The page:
In classical test theory, the *reliability* of a test is a measure of the consistency of the scores resulting from the test. According to the Wikipedia article on reliability, 'A measure is said to have a high reliability if it produces similar results under consistent conditions'.

Reliability is expressed as a coefficient which ranges from zero to one. The closer the reliability coefficient is to 1.00, the more reliable the test and the less measurement error there is associated with test scores. No test has a reliability of 1.00, however.

The most common type of test reliability reported by test developers is *Internal Consistency*, which concerns the consistency of scores across items within one test, or a test scale. This is often estimated using Cronbach's alpha. Read more in this excellent article.

Another type of reliability is the temporal stability, or *test-retest reliability* of the test scores. A common way to investigate this is to administer the test of interest to a group of people twice and calculate the correlation between the scores.

The time between the sessions should be short enough for the underlying trait to remain unchanged, but long enough for the participants to not remember their exact responses to the questions. It is common practice to administer the test with an interval of two weeks.

Closely related to the concept of reliability is the *Standard Error of Measurement *(SEM; not to be confused with the standard error of the mean). This is a measure of the uncertainty in a test score. Higher reliability means lower uncertainty, and therefore lower SEM.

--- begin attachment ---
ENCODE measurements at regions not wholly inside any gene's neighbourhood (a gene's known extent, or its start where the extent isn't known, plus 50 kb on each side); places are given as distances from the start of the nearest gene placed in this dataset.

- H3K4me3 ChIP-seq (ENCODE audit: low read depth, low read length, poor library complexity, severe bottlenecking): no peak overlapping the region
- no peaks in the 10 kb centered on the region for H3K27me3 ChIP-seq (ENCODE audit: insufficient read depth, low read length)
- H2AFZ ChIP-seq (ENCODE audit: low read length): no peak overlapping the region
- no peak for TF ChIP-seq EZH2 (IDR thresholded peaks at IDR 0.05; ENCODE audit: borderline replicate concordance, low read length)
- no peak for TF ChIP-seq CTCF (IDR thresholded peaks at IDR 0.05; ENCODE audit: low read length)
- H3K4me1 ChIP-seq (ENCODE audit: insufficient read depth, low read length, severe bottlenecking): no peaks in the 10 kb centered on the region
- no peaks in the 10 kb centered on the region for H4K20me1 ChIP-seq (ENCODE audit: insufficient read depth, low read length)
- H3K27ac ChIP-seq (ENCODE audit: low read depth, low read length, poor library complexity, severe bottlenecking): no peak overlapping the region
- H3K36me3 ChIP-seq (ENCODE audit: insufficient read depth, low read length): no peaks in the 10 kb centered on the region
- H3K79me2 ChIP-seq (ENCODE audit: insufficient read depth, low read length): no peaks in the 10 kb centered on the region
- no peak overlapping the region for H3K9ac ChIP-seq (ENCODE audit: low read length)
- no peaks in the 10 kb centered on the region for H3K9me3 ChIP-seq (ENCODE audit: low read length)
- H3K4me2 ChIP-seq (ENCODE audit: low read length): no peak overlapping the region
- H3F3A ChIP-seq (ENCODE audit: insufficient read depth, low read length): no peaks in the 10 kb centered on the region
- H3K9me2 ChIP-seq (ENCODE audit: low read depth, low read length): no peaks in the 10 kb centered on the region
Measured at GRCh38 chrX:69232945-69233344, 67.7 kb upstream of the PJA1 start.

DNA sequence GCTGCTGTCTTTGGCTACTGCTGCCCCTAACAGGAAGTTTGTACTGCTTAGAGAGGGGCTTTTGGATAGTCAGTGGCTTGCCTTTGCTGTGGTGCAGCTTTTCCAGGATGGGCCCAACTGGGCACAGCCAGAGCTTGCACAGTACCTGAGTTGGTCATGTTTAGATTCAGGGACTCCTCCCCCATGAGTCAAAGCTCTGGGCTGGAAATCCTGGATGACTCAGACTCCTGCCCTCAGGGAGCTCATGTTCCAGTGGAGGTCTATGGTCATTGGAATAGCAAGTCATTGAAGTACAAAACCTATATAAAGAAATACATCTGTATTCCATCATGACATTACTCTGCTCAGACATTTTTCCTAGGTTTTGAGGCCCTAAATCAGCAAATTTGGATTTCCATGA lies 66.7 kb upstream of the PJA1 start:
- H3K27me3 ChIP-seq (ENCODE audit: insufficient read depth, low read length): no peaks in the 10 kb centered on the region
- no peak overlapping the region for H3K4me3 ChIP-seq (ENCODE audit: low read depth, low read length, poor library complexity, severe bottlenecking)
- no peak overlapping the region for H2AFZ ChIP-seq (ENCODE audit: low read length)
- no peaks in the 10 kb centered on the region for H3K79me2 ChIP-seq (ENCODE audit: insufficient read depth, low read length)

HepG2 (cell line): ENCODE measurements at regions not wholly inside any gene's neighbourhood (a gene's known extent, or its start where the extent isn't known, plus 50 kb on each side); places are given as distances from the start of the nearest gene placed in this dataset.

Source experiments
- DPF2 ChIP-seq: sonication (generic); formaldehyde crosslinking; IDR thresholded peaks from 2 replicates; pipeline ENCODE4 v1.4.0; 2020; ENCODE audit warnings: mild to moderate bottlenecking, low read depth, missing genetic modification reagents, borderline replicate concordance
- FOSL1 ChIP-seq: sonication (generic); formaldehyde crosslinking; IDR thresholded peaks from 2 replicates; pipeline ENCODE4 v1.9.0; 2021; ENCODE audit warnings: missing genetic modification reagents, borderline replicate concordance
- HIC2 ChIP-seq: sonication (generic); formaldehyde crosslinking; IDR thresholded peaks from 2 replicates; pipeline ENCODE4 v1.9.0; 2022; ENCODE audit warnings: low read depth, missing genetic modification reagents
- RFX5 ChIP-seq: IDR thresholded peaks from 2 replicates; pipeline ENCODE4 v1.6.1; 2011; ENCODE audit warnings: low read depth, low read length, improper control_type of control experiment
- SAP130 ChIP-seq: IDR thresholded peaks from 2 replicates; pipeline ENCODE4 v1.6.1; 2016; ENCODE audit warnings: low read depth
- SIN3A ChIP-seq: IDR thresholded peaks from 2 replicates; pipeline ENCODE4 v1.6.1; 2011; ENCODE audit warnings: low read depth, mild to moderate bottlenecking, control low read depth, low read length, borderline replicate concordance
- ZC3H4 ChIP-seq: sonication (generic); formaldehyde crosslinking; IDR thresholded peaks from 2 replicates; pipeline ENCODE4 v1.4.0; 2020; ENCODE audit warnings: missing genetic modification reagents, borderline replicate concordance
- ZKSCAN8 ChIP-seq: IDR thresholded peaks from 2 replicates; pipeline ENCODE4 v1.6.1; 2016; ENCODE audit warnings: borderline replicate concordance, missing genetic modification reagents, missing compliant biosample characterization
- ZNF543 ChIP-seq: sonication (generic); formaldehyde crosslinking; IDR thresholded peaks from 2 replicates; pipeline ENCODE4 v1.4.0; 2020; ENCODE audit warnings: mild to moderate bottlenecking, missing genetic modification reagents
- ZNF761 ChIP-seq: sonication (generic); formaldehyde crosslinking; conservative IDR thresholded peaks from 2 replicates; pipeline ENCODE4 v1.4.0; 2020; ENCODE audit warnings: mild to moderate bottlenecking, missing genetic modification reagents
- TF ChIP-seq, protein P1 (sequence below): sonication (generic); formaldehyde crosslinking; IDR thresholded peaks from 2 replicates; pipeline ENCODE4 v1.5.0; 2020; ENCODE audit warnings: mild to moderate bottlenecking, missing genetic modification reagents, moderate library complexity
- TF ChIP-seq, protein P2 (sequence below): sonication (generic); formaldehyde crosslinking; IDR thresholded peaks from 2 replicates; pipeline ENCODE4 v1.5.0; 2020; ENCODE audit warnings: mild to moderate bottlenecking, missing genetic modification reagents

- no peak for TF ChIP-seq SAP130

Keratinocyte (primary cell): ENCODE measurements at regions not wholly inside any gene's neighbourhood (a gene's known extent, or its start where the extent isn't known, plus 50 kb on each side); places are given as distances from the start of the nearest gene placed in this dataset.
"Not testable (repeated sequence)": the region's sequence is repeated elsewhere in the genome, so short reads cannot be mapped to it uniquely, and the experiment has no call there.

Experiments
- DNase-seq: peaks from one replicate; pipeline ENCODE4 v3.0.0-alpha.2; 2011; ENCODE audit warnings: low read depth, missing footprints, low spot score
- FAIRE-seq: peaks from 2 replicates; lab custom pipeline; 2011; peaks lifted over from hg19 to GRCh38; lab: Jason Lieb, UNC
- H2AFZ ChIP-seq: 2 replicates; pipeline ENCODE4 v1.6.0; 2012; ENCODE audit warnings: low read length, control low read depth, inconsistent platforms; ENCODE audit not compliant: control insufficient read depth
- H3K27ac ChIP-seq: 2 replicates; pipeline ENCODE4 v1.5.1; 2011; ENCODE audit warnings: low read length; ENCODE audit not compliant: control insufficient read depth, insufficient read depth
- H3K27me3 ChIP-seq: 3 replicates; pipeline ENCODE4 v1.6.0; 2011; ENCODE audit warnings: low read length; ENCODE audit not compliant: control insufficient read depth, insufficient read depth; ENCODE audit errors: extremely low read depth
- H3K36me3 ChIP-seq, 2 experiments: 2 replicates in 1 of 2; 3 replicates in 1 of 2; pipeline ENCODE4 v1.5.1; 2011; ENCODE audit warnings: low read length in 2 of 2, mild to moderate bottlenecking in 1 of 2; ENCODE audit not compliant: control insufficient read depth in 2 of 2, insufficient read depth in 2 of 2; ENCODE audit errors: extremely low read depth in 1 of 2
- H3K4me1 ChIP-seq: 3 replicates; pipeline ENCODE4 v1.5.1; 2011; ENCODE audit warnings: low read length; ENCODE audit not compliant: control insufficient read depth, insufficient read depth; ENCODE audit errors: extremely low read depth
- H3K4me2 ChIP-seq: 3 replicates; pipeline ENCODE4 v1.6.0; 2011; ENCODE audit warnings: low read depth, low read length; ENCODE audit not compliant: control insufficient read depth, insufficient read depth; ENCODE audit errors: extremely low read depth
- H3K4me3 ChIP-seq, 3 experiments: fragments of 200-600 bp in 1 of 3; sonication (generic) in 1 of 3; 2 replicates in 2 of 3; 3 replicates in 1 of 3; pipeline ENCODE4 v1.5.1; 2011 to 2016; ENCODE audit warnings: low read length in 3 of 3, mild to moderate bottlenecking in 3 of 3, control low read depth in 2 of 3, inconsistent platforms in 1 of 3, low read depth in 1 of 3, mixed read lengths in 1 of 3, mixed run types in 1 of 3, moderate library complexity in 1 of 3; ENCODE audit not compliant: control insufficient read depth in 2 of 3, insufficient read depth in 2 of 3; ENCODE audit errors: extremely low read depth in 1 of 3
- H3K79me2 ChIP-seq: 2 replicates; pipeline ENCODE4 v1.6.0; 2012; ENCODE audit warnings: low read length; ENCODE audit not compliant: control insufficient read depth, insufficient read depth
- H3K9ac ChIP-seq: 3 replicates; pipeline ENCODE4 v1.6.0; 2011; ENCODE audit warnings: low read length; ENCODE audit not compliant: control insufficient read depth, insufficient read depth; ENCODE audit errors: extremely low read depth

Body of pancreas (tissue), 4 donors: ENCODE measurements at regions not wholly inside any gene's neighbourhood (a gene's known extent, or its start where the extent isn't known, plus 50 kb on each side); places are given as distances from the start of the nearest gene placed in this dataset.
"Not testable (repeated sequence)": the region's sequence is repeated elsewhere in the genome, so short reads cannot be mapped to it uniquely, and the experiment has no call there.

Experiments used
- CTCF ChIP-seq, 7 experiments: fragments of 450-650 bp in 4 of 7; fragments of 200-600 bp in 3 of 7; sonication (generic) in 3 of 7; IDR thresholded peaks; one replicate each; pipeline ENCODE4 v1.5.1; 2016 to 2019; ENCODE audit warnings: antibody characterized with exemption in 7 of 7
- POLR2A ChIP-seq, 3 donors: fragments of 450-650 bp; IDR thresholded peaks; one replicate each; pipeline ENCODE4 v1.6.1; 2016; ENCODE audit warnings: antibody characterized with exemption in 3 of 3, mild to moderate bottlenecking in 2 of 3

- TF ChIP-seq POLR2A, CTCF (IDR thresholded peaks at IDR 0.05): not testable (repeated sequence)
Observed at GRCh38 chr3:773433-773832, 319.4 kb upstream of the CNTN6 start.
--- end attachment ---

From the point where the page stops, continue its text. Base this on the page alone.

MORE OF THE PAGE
SEM can be used to create a confidence interval around the observed score of a test. Given a theoretical true score of a respondent on a test, the confidence interval tells us the range in which the observed score is likely to end up. Approximately 68% of the time, the observed score will lie within +1.0 and –1.0 SEM of the true score; 95% of the time, the observed score will lie within +1.96 and –1.96 SEM of the true score.

The standard formula for transforming reliability to SEM is simply:

SEM = sd(x) * sqrt(1 - r)

Where sd(x) is the standard deviation of the test scores, sqrt is the square root and r is the reliability coefficient of the test.